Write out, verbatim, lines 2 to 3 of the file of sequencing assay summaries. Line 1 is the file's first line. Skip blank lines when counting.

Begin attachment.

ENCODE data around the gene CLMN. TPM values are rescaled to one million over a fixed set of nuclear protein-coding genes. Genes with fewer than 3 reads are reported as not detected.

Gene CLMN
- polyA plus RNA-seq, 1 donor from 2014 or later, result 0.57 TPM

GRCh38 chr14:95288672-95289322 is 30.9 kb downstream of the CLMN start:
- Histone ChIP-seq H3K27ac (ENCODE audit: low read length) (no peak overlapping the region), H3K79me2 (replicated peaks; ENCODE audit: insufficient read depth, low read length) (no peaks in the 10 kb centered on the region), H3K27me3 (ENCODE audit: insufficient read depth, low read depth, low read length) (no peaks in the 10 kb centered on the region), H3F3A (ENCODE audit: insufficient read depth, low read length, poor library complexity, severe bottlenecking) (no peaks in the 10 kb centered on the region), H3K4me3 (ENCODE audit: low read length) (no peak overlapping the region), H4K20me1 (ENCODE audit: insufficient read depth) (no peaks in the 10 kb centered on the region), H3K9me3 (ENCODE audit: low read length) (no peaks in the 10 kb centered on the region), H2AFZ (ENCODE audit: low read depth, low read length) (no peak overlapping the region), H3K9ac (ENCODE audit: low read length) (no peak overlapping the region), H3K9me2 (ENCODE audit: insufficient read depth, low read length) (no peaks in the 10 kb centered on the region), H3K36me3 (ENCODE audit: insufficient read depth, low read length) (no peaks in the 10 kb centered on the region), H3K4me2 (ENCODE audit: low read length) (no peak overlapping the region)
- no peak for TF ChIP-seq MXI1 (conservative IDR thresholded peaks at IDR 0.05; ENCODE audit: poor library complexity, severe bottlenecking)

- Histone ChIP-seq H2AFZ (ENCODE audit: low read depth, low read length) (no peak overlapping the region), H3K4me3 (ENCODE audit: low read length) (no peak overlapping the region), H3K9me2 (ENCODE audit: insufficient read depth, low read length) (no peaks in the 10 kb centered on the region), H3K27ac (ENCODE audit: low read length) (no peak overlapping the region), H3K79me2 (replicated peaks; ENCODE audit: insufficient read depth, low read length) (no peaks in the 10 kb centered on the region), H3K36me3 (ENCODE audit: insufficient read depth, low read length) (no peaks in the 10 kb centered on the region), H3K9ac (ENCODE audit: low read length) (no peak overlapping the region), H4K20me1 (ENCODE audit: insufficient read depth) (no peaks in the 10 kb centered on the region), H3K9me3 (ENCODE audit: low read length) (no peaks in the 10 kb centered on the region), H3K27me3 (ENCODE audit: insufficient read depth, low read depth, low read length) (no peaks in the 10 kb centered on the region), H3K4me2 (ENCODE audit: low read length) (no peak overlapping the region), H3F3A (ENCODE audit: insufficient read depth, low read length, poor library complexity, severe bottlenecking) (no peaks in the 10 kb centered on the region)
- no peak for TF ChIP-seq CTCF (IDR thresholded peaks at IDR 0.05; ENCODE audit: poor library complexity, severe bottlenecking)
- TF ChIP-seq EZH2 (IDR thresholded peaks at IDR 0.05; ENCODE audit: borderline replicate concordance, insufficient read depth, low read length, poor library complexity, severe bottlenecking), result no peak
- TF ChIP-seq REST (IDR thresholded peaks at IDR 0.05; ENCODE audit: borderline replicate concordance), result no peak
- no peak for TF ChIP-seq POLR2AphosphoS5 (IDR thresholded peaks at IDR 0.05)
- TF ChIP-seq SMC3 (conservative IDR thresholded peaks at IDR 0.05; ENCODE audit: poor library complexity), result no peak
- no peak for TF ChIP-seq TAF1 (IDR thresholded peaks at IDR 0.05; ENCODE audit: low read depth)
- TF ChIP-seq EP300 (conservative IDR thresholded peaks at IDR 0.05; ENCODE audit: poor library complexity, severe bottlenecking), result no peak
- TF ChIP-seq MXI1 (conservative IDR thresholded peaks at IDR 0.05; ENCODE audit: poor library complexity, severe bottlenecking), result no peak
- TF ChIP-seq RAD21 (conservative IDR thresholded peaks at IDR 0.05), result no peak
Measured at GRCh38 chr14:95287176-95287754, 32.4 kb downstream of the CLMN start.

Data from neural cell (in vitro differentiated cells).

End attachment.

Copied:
Gene CLMN
- polyA plus RNA-seq, 1 donor from 2014 or later, result 0.57 TPM